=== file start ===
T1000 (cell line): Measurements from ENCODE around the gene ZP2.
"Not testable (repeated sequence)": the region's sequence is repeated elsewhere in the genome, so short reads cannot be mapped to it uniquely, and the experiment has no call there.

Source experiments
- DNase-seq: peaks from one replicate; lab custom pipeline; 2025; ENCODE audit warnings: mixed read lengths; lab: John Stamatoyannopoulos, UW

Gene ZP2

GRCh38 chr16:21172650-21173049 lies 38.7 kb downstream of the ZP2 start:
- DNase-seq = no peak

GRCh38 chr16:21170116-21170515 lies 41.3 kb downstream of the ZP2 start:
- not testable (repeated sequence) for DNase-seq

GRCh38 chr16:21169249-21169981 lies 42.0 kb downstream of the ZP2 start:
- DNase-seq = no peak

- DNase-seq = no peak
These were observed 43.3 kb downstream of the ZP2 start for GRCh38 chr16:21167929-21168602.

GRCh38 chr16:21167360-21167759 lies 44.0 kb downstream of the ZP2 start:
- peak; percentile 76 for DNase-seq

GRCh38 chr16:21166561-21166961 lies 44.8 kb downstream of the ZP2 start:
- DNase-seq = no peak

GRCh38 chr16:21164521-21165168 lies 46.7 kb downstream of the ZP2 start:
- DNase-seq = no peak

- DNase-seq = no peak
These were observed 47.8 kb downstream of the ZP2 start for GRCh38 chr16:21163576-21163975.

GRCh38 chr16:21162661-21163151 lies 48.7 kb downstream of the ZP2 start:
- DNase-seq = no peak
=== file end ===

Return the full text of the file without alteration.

T1000 (cell line): Measurements from ENCODE around the gene ZP2.
"Not testable (repeated sequence)": the region's sequence is repeated elsewhere in the genome, so short reads cannot be mapped to it uniquely, and the experiment has no call there.

Source experiments
- DNase-seq: peaks from one replicate; lab custom pipeline; 2025; ENCODE audit warnings: mixed read lengths; lab: John Stamatoyannopoulos, UW

Gene ZP2

GRCh38 chr16:21172650-21173049 lies 38.7 kb downstream of the ZP2 start:
- DNase-seq = no peak

GRCh38 chr16:21170116-21170515 lies 41.3 kb downstream of the ZP2 start:
- not testable (repeated sequence) for DNase-seq

GRCh38 chr16:21169249-21169981 lies 42.0 kb downstream of the ZP2 start:
- DNase-seq = no peak

- DNase-seq = no peak
These were observed 43.3 kb downstream of the ZP2 start for GRCh38 chr16:21167929-21168602.

GRCh38 chr16:21167360-21167759 lies 44.0 kb downstream of the ZP2 start:
- peak; percentile 76 for DNase-seq

GRCh38 chr16:21166561-21166961 lies 44.8 kb downstream of the ZP2 start:
- DNase-seq = no peak

GRCh38 chr16:21164521-21165168 lies 46.7 kb downstream of the ZP2 start:
- DNase-seq = no peak

- DNase-seq = no peak
These were observed 47.8 kb downstream of the ZP2 start for GRCh38 chr16:21163576-21163975.

GRCh38 chr16:21162661-21163151 lies 48.7 kb downstream of the ZP2 start:
- DNase-seq = no peak